Types of Commercial Real Estate: (Part 2 of 6) Office
Updated: Feb 3
Office real estate is leased to companies for operating their businesses. Demand for office space is strongly influenced by macro fundamentals like GDP and job growth, as well as structural trends, including the rise in hybrid working, urbanization, and changes in living, working, and commuting patterns. Traditional office leases are long-duration, ranging from three to 10 years, which reduces leasing risk. At the same time, these assets may also require heavy capital expenditure to prevent obsolescence.
Sub-categories of office properties available for investment include:
Central business district (CBD) offices: Prime offices located in downtown city centers can command premium rents. Central business district offices may consist of glossy skyscrapers and the corporate headquarters of some of the world’s largest companies. They are typically characterized as Class A with modern amenities and may also be environmentally friendly.
Suburban offices: High-rise, mid-rise and low-rise buildings located outside downtown areas are included in this category. While suburban offices have historically generated rent in line with the market average, their investment appeal has grown in recent years due to factors like larger floor space plans and shorter commutes.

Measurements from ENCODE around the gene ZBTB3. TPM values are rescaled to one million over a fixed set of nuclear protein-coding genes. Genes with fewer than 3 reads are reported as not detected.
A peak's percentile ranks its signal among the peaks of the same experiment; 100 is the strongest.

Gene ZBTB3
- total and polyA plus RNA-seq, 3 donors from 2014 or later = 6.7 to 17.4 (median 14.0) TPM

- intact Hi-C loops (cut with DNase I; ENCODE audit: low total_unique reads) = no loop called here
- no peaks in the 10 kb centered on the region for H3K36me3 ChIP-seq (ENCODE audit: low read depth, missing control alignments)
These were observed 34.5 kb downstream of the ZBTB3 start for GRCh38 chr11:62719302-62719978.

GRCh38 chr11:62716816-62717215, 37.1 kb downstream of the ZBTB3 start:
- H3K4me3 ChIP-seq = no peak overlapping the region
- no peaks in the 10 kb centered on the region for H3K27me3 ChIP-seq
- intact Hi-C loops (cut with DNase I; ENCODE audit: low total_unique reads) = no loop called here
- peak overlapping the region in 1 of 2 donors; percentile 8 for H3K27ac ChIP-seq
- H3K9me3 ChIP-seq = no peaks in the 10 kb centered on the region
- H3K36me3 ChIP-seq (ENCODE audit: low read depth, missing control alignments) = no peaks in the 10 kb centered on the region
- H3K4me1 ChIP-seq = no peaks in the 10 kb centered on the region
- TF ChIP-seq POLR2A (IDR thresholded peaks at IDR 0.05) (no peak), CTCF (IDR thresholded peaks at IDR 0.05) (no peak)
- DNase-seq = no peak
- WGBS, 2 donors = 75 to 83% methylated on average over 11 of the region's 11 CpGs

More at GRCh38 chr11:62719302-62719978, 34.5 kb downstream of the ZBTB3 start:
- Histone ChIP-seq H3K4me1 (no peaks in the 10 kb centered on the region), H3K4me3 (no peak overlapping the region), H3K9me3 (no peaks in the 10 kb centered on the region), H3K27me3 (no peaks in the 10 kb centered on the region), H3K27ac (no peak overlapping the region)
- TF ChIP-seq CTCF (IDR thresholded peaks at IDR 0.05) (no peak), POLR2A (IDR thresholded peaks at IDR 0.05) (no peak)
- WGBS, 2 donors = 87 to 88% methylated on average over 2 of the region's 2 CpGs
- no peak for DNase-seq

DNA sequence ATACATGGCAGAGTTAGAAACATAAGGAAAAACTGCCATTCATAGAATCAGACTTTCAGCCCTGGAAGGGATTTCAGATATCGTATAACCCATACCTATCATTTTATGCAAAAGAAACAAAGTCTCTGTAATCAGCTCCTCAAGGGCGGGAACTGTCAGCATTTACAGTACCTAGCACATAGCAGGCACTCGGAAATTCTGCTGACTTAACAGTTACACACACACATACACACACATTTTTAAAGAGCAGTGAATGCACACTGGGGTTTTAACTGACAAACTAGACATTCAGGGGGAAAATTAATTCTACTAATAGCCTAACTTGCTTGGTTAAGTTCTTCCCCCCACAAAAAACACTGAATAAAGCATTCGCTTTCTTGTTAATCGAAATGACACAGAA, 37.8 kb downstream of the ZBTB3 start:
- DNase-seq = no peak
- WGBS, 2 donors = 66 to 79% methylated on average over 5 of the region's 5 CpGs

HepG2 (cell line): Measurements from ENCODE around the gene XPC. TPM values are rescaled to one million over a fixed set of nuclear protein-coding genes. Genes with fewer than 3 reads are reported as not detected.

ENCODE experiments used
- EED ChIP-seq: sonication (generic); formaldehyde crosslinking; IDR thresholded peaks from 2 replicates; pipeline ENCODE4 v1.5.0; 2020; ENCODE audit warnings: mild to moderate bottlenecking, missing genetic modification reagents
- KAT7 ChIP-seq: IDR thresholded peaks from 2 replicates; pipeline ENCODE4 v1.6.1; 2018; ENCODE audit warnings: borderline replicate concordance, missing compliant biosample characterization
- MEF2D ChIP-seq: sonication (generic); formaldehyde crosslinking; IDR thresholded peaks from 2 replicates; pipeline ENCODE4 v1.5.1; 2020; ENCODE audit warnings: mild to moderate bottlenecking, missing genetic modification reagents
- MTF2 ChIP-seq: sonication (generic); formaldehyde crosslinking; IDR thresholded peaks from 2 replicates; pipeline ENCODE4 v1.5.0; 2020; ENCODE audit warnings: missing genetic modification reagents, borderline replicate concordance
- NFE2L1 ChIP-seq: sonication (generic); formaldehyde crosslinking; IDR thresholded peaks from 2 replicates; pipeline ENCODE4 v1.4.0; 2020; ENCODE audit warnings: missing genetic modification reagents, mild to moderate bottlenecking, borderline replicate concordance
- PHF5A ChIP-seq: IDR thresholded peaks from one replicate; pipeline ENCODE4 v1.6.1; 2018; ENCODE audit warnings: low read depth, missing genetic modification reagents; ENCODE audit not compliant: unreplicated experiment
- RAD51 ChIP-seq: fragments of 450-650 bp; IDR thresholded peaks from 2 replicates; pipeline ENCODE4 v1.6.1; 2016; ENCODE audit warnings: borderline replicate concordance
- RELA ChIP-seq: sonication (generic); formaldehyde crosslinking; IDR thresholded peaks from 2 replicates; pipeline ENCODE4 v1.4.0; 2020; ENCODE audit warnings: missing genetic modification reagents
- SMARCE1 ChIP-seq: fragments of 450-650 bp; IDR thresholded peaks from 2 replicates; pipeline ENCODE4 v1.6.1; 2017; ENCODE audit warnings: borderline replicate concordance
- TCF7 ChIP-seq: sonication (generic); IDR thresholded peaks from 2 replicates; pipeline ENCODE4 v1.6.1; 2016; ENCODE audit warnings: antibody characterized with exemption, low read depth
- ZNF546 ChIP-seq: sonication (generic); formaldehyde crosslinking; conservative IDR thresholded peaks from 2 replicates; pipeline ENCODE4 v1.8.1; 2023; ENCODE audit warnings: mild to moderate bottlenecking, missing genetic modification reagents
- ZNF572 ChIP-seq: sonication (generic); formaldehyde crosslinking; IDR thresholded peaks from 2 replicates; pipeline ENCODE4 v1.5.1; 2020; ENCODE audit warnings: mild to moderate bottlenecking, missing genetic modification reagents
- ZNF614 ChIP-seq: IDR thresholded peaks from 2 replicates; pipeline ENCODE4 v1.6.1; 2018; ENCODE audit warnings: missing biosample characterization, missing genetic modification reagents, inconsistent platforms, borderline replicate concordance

Co-working spaces: This category includes office space leased to workers from different companies as well as self-employed professionals, generally on an as-needed basis. Tenants using these shared workspaces typically sign shorter-term leases, ranging from monthly to annually, which increases occupancy and credit risk.
Niche offices: Office buildings leased to tenants in specific, fast-growing industries are considered niche offices. Popular examples include life science companies like biotech pharmaceutical companies and medical facilities. Properties outfitted for specific use cases like these have been in high demand, commanding premium rent in many markets. For example, life sciences has a strong foothold in the D.C. metro area, and biotech has deep roots in Boston.
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